As Mark suggests, fly around at 1.3 Vso in landing configuration at altitude to get a feel for how the plane handles. If there’s sufficient control authority at altitude (with power off, to simulate landing conditions, of course), that authority should still be there when you’re over the runway.

    I like the Cardinal-RG. Great view for pax and photos (no strut and no wheels to disturb the view) and it’s a stable and docile plane. I’m not a fan of the complicated Cessna landing gear (compared to other light plane systems), but they are reliable enough when properly maintained. My only beef with the plane is the fuel-injected engine is hard to start when hot. It’s bigger, heavier, faster, and more complex than a C-172, so you’ll have to get used to those differences, but, IMO, it’s worth it.

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  4. USAF_PJ on Apr 02, 2014

    I have 700 hours in a c177RG. I have about the same in a c172 and a piper archer. Been flying 23 years, so I’d say I have a well rounded enough experience to speak on this issue. The 177RG is a great plane, that said, it is not a 172, it is much NICER. It’s bigger, complex and has a 200hp engine. 80kts on final? Sounds to me like your instructor isn’t too experienced with the 177. Maybe he was taught that by whomever taught him. It will not fall out of the sky below 80kts, especially with full flaps. Fly what the book says. If you are heavy loaded, add 5 Kts. I f you have a nice long runway, then you have no worries. I land my Cardinal on a 1500ft strip “daily”, I fly a 90kts downwind with 10 degrees of flaps, 80kts base with second notch of flaps and 65-70kts on final with full flaps. Remember, the stabilator is different than the 172. It is heavier. You are moving the entire airfoil rather than just the elevator…so yeah, it is different but nothing to be scared of…just learn how it flys and you’ll do just fine. I love the 172 but if you are going to put your big boy flying pants on, you’ll have to learn to fly bigger, heavier and faster planes that aren’t as forgiving as our trusty 172’s. Remember, a 172 was really designed a an excellent training aircraft. It’s made for people learning how to fly. We get so comfortable flying it that anything else becomes “strange”. The majority of the problems the 177 got a bad rap for were due to pilot induced oscillations. We were all flying it like a 172. It wasn’t the plane that was the problem, it was pilots. None of us like to admit that but it’s the truth. Learn your plane, fly it the way the people who built it say it should be flown. If you find that to be too complex for your skill level for now, stay in a sky hawk.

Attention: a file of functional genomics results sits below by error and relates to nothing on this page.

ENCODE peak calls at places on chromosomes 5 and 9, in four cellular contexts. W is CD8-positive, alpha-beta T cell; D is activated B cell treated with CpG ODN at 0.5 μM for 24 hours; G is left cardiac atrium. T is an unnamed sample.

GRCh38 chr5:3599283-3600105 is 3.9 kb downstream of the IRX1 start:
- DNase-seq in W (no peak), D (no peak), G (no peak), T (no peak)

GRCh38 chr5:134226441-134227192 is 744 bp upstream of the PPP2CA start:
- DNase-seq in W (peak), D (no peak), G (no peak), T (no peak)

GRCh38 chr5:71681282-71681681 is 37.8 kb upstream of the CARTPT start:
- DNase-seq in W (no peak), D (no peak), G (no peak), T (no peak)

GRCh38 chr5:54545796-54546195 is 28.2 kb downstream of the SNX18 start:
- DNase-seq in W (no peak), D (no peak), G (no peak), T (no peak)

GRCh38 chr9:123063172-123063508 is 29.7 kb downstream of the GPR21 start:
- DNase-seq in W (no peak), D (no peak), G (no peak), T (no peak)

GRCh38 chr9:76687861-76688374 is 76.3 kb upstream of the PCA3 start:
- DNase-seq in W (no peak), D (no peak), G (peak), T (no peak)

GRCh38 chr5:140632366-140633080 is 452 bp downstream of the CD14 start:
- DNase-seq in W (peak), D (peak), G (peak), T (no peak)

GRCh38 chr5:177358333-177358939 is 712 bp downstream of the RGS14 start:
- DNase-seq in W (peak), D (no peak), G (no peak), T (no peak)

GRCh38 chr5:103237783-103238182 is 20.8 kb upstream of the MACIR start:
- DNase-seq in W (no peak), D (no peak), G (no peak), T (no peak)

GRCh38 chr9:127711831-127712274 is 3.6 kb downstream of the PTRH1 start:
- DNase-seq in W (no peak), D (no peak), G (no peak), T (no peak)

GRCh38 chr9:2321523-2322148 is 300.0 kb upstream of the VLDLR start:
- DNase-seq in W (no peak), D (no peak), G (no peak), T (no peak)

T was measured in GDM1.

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  5. USAF_PJ on Apr 02, 2014

    A quick response to a previous poster saying he doesn’t like hot starts with fuel injection engines. Here is a very good trick with the 177 engine. The fuel injection lines live on top of the engine, so when you turn off the engine in the normal fashion, then try to start it again after a quick turn, you can have issues. Try this, plan ahead, once you taxi and are ready for shut down rev to 1200RPM. Pull the mixture and let the engine stop. Once you get back in..TOUCH NOTHING, just master switch, aux fuel pump and turn the key. It will start right up, then advance the mixture and idle back the throttle. Once I learned this my fuel injection hot starts became a breeze. I wish I could find the guy who taught me that on the ramp many years ago and shake his hand!